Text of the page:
Here’s the model mocked up with the wheels on. I’ve put some additional piping inside the tyres as this model will be in a cabinet not hanging up. The kit’s tyres are barely up to supporting the weight of it and crush down too much. Over time I think it would end up on a pair of flats.

The usual problems with bench space.

That about finishes it for this model. Hopefully in the next couple of weeks I’ll be able to put a final post showing the completed thing in all it’s glory.

At least now that the controls are connected up I have been able to remove the control column stay so you can at last see the cockpit properly.


22 thoughts on “SOPWITH CAMEL F1 (2nd Build) – HASEGAWA 1:8 (Part 3)”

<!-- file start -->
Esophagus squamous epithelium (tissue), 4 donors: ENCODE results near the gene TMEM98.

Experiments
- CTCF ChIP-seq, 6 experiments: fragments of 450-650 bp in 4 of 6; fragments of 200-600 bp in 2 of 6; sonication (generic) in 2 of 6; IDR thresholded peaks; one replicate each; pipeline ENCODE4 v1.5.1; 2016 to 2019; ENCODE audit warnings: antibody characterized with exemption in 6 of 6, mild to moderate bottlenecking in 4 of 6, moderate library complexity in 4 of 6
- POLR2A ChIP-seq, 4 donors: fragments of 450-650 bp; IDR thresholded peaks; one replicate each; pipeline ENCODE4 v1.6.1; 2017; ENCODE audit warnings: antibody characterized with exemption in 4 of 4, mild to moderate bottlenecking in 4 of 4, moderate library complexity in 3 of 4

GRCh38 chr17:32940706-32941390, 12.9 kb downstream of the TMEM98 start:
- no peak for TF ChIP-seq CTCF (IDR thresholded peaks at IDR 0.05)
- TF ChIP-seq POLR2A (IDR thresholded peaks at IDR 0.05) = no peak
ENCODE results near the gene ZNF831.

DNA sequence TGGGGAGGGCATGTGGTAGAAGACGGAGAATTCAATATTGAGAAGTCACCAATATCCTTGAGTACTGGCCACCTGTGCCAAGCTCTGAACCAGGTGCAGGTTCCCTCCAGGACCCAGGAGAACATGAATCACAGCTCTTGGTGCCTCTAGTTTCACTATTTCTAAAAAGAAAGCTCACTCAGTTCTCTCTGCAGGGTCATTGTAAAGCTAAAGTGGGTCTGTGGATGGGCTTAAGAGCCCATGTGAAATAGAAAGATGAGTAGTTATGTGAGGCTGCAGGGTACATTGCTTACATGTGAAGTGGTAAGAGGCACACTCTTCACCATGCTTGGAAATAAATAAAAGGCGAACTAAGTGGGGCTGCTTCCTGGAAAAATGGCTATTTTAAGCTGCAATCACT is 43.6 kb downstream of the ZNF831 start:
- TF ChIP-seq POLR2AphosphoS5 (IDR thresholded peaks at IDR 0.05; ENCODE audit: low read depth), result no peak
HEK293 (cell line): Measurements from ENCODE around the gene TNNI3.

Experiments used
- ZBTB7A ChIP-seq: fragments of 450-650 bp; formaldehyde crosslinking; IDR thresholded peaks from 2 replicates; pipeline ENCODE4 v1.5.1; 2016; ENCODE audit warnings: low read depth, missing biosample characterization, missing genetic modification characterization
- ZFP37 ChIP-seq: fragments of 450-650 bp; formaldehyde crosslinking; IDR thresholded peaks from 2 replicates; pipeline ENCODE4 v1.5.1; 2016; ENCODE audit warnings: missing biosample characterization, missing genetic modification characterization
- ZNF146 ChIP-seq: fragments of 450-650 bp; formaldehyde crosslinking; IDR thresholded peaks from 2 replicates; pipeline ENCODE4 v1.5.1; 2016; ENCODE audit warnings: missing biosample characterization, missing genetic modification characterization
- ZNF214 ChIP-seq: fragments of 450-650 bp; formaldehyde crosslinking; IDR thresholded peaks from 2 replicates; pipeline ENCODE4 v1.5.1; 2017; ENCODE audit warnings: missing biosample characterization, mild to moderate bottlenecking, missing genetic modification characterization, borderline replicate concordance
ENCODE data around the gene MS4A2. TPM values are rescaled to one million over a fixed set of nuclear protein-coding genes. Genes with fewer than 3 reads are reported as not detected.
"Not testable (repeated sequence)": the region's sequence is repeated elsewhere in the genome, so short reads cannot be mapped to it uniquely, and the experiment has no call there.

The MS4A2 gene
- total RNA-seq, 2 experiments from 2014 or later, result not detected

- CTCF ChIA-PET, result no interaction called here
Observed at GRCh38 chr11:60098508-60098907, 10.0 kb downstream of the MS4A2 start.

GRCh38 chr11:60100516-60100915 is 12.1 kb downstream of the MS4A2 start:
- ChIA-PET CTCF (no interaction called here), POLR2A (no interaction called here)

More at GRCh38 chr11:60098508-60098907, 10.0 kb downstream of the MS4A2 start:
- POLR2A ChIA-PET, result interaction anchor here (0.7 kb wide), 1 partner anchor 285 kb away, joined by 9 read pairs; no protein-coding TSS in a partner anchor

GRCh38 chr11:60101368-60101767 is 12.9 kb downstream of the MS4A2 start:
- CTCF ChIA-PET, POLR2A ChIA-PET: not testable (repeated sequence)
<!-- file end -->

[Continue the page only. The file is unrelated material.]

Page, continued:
1. Great to see your new post, Ever since I discovered this site I have looked forward to every new entry, it is a real inspiration for my own builds of the Museum Series from Hasegawa. Stay well and Thanks Again from California, USA.

    Liked by 1 person

  2. Just Incredible detail and finish. I’ll never pretend to be able to do work like that, but it’s great to know that at least SOMEBODY can!!

    Respect and best wishes,


    Liked by 1 person

    1. Part of the reason I run this blog is because anyone can achieve the finishes I do.

      It has taken me a while to get here, and the right kit. But anyone can do this with a decent airbrush and some polishing kit.